• Should I purchase an antivirus software subscription for the device?

    YES! Every device connected to the internet should be protected by a reputable antivirus and internet protection product such as Norton 360. It is very important that these products be kept up to date and active at all times.
  • Should we purchase an extended warranty or service contract for the device?

    This is generally an individual preference, but as a rule, we do not believe they provide sufficient value to warrant their cost.
  • We have more than one son at CM. Can siblings share devices?

    No. Since students will use the computer both for in-class work and homework assignments, each must have his own device.
  • What brand of computer do you recommend, and where should we buy it?

    We have no strong preferences regarding brands but suggest families choose one which they have researched for durability and reliability or are comfortable with based on their own experience. Also, since laptops are commodities whose prices change almost daily. We strongly encourage families to shop around for the best pricing when they are ready to make a purchase. Frequently, specific models being phased out are still excellent computers but may be steeply discounted.
  • What peripherals and accessories should I purchase?

    Students should have a webcam and microphone for their device. Additionally, they generally will find it beneficial to have earbuds and a USB drive.
  • What software should I purchase for my son to use in his classes?

    The basic software a student will need is Microsoft Office and a web browser. Office comes free to students with their CM-issued Office 365 account and Chrome is our recommended browser since it is the recommended browser for our Student Information System and online learning platform, onCampus. Additional software or licenses may be required for certain courses (e.g. AP Computer Science), and those typically will be specified as part of the book purchase for those courses or instructions will be given by the faculty to download the software if it is free to use.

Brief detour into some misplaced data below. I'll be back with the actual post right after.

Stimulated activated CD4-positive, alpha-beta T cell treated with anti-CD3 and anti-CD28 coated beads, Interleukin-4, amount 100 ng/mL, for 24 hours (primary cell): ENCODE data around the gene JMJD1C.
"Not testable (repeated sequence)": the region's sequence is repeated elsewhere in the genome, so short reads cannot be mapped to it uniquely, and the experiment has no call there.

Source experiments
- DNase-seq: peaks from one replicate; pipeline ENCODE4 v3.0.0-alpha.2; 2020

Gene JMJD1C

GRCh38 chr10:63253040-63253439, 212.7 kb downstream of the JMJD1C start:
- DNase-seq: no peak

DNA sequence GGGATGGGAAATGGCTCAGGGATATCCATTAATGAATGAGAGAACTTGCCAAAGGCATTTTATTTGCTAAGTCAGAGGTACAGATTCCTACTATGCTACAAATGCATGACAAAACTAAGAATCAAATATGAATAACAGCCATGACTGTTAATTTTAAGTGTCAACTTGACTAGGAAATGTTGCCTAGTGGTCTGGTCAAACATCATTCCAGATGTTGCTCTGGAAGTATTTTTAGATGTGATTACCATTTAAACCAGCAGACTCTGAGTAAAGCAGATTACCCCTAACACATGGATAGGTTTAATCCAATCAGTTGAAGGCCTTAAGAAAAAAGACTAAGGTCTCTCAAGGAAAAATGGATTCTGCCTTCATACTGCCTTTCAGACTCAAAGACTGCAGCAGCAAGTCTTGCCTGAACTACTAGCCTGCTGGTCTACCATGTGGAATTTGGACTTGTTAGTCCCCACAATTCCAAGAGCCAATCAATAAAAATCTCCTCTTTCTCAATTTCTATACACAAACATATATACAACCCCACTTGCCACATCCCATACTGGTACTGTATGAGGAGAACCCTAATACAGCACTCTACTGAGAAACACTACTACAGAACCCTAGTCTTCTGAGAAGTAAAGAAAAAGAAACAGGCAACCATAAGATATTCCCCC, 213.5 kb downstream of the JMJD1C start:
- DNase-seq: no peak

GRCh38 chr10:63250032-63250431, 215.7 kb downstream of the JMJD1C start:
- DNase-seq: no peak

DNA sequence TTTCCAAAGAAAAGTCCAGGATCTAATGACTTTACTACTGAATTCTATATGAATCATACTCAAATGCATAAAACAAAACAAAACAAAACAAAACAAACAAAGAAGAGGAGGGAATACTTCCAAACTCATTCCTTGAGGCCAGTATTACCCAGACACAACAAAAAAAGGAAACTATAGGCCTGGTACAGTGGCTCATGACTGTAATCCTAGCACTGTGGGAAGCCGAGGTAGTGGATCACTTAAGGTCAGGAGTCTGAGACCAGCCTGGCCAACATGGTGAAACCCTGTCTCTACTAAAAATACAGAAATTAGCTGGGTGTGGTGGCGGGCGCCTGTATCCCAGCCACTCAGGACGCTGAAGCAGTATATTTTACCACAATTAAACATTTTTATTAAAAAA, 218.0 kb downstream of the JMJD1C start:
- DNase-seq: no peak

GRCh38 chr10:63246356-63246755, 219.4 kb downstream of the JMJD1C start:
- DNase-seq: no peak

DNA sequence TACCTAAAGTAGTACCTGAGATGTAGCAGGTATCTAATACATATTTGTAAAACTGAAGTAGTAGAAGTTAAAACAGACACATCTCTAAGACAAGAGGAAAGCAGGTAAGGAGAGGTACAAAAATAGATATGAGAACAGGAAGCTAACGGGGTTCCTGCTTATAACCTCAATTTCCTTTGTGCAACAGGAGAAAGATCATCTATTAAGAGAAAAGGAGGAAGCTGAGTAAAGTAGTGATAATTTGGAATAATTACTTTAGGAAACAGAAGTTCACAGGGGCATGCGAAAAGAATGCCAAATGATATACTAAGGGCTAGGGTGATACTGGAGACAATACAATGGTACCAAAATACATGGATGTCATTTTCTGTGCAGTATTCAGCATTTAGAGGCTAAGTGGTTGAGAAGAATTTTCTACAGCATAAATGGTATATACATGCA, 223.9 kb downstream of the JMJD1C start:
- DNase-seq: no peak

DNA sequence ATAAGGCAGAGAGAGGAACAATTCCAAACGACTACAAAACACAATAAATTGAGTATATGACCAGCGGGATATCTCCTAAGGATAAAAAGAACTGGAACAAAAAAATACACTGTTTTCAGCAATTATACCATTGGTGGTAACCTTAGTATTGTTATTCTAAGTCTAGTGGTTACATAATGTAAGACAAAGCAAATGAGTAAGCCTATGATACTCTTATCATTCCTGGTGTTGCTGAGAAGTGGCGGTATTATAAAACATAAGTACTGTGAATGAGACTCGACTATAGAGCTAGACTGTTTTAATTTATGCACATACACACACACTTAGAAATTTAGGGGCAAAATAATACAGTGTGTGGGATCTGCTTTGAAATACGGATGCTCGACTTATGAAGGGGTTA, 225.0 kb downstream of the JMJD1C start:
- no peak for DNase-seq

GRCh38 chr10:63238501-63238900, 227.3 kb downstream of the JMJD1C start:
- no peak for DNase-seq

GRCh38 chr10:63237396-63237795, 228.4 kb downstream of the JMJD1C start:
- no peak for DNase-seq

• What will my son use the computer for in class?

    From doing individual and group writing assignments to research projects to analyzing data and numerically solving mathematical equations to creating CAD designs of objects that can be 3D printed, the range of educational activities is almost limitless! Having every student in every class have access to a device provides faculty with tremendous flexibility for being creative in finding new and innovative ways to approach their disciplines.
  • Where do we go for technical support or hardware repairs?

    CM’s Information Technology department provides basic technical support to students. This includes troubleshooting connectivity issues to the school’s WIFI network or access issues to any of CM’s information resources like onCampus or Office 365. Because the computers are not school-owned, however, they are limited in the overall support they can provide for software issues, and they do not conduct any hardware repairs. Repairs should only be conducted by authorized repair facilities, particularly if a device is under warranty.
  • Where will my son store his files and how does he back them up?

    Each student receives free access to OneDrive cloud storage as part of his CM-issued Office 365 account. We strongly recommend that students be diligent about keeping their files in this space to minimize data loss. Files stored on the local hard drives of computers are more vulnerable in the event of a hardware failure. Any locally stored files, though, should be regularly backed up to a USB or other external storage device as a precaution.
  • Will my son be able to charge his computer during the school day?

    While there will be some classrooms and other locations throughout the school where students can plug in and recharge during the day, students will be expected to bring a fully-charged device to school each day. Batteries should be sufficient to last an entire school day in most cases.
  • Will my son be able to purchase e-textbooks in place of hardcopies of the book?

    This varies by class, but Catholic Memorial has committed to selecting only texts that have electronic versions available as new editions and new textbooks are selected for all of our courses.
  • Will my son need a printer at home and will printing be available at CM?

    While more and more assignments are being accepted and processed electronically, there is still a need for printed copies of materials. We strongly encourage you to have access to a printer at home. CM also provides student access to print facilities during the school day.
  • Will my son use the device every day in every class?

    While we strongly believe that appropriate use of technology in a classroom greatly enhances the educational experience, there are certainly activities and classes in which technology can be a distraction to the learning environment. Faculty in each class will ultimately make the determination when technology should and should not be used in their classroom.





About Us

Catholic Memorial, the Christian Brothers School of Boston, prepares boys for college, manhood and a world full of unknown challenges, ambiguity and complex problems and the importance of relationships.

CATHOLIC MEMORIAL SCHOOL

235 Baker Street
West Roxbury, Massachusetts 02132
Phone: 617-469-8000
Fax: 617-977-5689